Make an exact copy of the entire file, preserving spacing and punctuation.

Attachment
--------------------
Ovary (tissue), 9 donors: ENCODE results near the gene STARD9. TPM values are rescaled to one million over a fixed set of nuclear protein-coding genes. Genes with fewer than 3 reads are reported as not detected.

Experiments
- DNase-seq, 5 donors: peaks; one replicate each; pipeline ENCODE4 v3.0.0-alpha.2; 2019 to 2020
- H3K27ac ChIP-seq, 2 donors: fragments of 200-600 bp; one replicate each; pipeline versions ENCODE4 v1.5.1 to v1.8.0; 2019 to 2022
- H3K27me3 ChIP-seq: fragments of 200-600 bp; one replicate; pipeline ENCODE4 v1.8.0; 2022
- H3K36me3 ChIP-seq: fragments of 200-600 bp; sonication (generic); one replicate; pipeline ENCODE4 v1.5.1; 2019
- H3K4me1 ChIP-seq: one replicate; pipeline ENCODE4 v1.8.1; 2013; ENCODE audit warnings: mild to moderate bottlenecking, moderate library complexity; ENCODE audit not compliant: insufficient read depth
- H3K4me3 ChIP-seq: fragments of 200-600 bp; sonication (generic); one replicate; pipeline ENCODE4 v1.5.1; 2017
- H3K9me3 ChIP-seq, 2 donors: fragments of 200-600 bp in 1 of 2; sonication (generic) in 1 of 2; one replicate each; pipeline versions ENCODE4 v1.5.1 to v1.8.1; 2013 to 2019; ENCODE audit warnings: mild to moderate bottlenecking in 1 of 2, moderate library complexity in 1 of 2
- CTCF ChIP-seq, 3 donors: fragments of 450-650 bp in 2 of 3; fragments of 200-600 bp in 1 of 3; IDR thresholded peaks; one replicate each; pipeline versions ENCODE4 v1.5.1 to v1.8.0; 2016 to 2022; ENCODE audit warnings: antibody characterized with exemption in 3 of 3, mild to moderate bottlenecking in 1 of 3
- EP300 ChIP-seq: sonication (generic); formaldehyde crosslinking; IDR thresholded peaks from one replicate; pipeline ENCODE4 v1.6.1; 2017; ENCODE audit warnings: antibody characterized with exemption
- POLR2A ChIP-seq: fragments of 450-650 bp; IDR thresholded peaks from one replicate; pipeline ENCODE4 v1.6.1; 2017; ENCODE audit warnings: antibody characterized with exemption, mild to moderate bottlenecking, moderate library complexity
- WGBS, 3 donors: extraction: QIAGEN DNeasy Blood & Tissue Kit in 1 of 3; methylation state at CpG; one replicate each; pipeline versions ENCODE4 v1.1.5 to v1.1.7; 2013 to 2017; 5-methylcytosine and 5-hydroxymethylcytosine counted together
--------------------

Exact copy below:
Ovary (tissue), 9 donors: ENCODE results near the gene STARD9. TPM values are rescaled to one million over a fixed set of nuclear protein-coding genes. Genes with fewer than 3 reads are reported as not detected.

Experiments
- DNase-seq, 5 donors: peaks; one replicate each; pipeline ENCODE4 v3.0.0-alpha.2; 2019 to 2020
- H3K27ac ChIP-seq, 2 donors: fragments of 200-600 bp; one replicate each; pipeline versions ENCODE4 v1.5.1 to v1.8.0; 2019 to 2022
- H3K27me3 ChIP-seq: fragments of 200-600 bp; one replicate; pipeline ENCODE4 v1.8.0; 2022
- H3K36me3 ChIP-seq: fragments of 200-600 bp; sonication (generic); one replicate; pipeline ENCODE4 v1.5.1; 2019
- H3K4me1 ChIP-seq: one replicate; pipeline ENCODE4 v1.8.1; 2013; ENCODE audit warnings: mild to moderate bottlenecking, moderate library complexity; ENCODE audit not compliant: insufficient read depth
- H3K4me3 ChIP-seq: fragments of 200-600 bp; sonication (generic); one replicate; pipeline ENCODE4 v1.5.1; 2017
- H3K9me3 ChIP-seq, 2 donors: fragments of 200-600 bp in 1 of 2; sonication (generic) in 1 of 2; one replicate each; pipeline versions ENCODE4 v1.5.1 to v1.8.1; 2013 to 2019; ENCODE audit warnings: mild to moderate bottlenecking in 1 of 2, moderate library complexity in 1 of 2
- CTCF ChIP-seq, 3 donors: fragments of 450-650 bp in 2 of 3; fragments of 200-600 bp in 1 of 3; IDR thresholded peaks; one replicate each; pipeline versions ENCODE4 v1.5.1 to v1.8.0; 2016 to 2022; ENCODE audit warnings: antibody characterized with exemption in 3 of 3, mild to moderate bottlenecking in 1 of 3
- EP300 ChIP-seq: sonication (generic); formaldehyde crosslinking; IDR thresholded peaks from one replicate; pipeline ENCODE4 v1.6.1; 2017; ENCODE audit warnings: antibody characterized with exemption
- POLR2A ChIP-seq: fragments of 450-650 bp; IDR thresholded peaks from one replicate; pipeline ENCODE4 v1.6.1; 2017; ENCODE audit warnings: antibody characterized with exemption, mild to moderate bottlenecking, moderate library complexity
- WGBS, 3 donors: extraction: QIAGEN DNeasy Blood & Tissue Kit in 1 of 3; methylation state at CpG; one replicate each; pipeline versions ENCODE4 v1.1.5 to v1.1.7; 2013 to 2017; 5-methylcytosine and 5-hydroxymethylcytosine counted together